Well, to put it simply, you can’t just shampoo dreadlocks with any old shampoo you pick up at the 99 cent store. You need to use a dreads shampoo if you want to get the best results and avoid hair care woes. But what makes for a good dreadlocks shampoo you ask? Read on to discover some important tips about shampooing dreads…
1. Residue Is a No No. Locs can easily absorb ingredients like fragrances and oils from shampoos and other hair care products. Even if you thoroughly rinse your hair, traces of residue can linger in your locs and absorb moisture. Even if your dreadlocks feel dry, that residue that’s lurking behind might leave them still slightly damp, increasing your risk of developing dread rot. Always rinse your hair thoroughly after washing your locs, meaning twice as long as what feels natural or “enough.”
2. Most Shampoos Will Leave Behind Residue. You’ll find a number of conventional and even specialty ethnic shampoos on the market that claim to be “residue free,” but in actuality most still leave behind some traces of ingredients. Before buying any shampoo, it’s important to check the ingredient listings for any ingredients that start with the letters PPG or PEG. These ingredients are likely to leave behind residue on dreadlocks and should be avoided. Right now, I’m using Jason’s Tea Tree Normalizing Shampoo. Reason being, it doesn’t have any any harsh chemicals (i.e. no parabens, no sodium lauryl/laureth sulfate or phthalates and not tested on animals). I read about it on a dreadlocks forum and sought it out, when I finally found it and saw on the packaging that it’s recommended for itchy scalp (which I have), with that I was convinced enough to try it and have been very happy with the results.
3. Sulfates Are Not Your Friends. There are two surfactants commonly used in shampoo that people of all hair types are starting to avoid like the plague: Sodium Lauryl Sulfate (SLS) and Sodium Laureth Sulphate (SLES). Both of these ingredients have been shown to potentially damage the cuticle of the hair strands and to strip moisture from the inner layers of hair proteins. These cleansing agents should be avoided if you have dreads, as they can trigger scalp sensitivity and leave locs dehydrated.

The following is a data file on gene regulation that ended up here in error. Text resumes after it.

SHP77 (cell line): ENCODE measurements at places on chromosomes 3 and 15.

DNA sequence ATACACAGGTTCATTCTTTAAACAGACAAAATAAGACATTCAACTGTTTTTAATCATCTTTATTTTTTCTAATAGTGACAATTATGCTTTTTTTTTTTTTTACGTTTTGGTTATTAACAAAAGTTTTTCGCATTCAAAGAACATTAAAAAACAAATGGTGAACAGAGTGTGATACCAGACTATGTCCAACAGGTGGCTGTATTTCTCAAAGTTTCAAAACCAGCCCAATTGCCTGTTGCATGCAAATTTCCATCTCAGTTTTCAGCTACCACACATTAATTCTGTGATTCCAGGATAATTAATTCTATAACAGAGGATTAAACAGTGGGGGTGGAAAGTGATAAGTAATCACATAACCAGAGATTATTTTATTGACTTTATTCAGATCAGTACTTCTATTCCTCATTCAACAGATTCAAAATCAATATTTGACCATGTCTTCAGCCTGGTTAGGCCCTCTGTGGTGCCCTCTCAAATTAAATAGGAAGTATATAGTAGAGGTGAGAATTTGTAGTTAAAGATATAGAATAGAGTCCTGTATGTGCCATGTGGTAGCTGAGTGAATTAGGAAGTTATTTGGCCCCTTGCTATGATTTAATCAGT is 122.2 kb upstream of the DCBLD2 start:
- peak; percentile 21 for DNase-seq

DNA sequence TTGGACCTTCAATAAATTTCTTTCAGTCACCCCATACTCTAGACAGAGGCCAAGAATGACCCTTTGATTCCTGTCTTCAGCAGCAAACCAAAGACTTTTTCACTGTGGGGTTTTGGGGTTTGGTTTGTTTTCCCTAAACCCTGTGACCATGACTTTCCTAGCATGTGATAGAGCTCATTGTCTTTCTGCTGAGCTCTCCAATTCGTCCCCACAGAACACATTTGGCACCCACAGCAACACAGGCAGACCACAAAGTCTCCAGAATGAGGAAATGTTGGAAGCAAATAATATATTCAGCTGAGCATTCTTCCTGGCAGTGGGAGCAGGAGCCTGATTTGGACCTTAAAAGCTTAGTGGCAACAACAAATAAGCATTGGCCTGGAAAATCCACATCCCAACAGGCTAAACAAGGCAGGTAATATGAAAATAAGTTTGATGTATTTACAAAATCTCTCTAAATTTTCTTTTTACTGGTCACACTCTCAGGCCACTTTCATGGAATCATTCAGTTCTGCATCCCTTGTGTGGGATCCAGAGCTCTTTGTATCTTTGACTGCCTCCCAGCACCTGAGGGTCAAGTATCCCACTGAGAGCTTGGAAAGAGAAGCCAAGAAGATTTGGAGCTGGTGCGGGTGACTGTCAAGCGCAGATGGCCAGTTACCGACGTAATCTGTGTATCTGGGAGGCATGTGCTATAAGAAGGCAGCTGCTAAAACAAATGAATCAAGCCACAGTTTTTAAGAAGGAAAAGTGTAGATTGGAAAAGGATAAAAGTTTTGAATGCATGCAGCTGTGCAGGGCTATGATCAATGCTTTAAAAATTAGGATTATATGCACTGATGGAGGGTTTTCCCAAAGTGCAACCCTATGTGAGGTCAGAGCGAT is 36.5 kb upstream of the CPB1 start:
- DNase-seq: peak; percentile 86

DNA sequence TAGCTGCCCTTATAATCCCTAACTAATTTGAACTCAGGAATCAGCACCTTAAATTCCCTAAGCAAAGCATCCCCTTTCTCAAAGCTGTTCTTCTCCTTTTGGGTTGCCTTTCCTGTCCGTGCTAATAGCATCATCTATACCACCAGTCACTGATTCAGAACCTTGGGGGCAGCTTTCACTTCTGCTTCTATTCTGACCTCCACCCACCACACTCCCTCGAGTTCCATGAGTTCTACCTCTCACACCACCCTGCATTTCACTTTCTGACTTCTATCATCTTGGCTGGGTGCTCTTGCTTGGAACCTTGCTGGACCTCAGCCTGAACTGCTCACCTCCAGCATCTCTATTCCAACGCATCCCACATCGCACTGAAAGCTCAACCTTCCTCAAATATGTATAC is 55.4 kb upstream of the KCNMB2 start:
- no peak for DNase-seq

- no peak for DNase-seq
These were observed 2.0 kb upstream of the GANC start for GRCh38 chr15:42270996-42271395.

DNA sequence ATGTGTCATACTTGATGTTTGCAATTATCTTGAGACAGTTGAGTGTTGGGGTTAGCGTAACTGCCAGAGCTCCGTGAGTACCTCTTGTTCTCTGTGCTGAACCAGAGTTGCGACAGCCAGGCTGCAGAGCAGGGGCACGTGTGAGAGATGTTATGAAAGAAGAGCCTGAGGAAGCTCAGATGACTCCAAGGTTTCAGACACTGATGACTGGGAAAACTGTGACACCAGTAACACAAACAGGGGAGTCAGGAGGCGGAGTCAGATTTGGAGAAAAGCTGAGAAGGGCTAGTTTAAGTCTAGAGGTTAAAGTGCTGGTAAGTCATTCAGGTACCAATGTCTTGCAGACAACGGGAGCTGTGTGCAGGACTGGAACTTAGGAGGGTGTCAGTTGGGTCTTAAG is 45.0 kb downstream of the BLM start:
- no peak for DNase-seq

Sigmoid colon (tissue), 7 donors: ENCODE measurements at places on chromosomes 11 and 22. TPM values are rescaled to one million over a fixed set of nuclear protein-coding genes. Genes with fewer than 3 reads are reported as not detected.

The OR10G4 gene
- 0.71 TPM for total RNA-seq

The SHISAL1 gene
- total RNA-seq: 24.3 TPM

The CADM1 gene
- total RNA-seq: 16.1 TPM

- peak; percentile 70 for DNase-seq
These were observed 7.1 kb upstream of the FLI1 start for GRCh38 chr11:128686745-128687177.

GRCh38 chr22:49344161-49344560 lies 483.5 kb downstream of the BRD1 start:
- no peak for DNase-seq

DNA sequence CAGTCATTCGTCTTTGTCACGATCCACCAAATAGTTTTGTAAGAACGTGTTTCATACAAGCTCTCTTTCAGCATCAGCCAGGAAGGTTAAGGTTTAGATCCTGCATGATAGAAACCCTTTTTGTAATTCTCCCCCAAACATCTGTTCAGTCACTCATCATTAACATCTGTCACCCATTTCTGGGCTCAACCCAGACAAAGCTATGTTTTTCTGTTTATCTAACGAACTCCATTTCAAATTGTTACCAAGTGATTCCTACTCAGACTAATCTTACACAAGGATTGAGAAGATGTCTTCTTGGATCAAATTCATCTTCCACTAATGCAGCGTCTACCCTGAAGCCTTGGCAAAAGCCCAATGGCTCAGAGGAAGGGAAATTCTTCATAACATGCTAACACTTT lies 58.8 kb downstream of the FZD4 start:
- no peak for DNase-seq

4. “Organic” and “Natural” Are Not Synonymous With “Safe for Dreadlocks.” Many shampoos today are touted as being organic, natural, naturally derived, made with organic ingredients and so on. Many Naturalistas make the mistake of assuming products with these types of labels are automatically safe for their locs, but that’s not always the case. Many natural ingredients can still create residue, making it important that you only choose formulas with essential oils or saponified oils not oils mixed with carrier oils. For example, a lot of people still use beeswax for their dreadlock maintenance. Yes, beeswax is technically “natural” (and who could hate those cute little bees busy making honey and other goodies for us?) but it’s a death knell for dreads because it attracts lint and unsightly buildup.
5. Search Before You Buy. Before purchasing any shampoo for dreads, don’t simply be swayed by pretty packaging and clever marketing angles… flip the bottle over and take a scan of all of the ingredients contained in the formulas. Find out whether or not they’re really dread safe before you make your purchase. There are commercial products out there that are safe, but it can take a bit of investigation to find them.
6. Don’t Be Afraid to Make Your Own. Because it can be so difficult to find a residue-free shampoo for dreadlocks, many Naturalistas (and NaturalMistas) choose to whip up their own homemade rinses. You can find a number of recipes online that allow you to make a big batch of dreadlock rinse with just a few easy-to-find ingredients.
Whether you decide you want to make your own dreads shampoo or purchase one of the dreadlock shampoos that are currently available on the market, your locs will thank you by being easy to manage when you take the time to shampoo your dreads with a formula or natural rinse made especially for locs.
And to keep that healthy vibe going, consider adding a Dreadlock Shampoo Brush to your dreadlock maintenance routine. It’s like a pamper party for your scalp…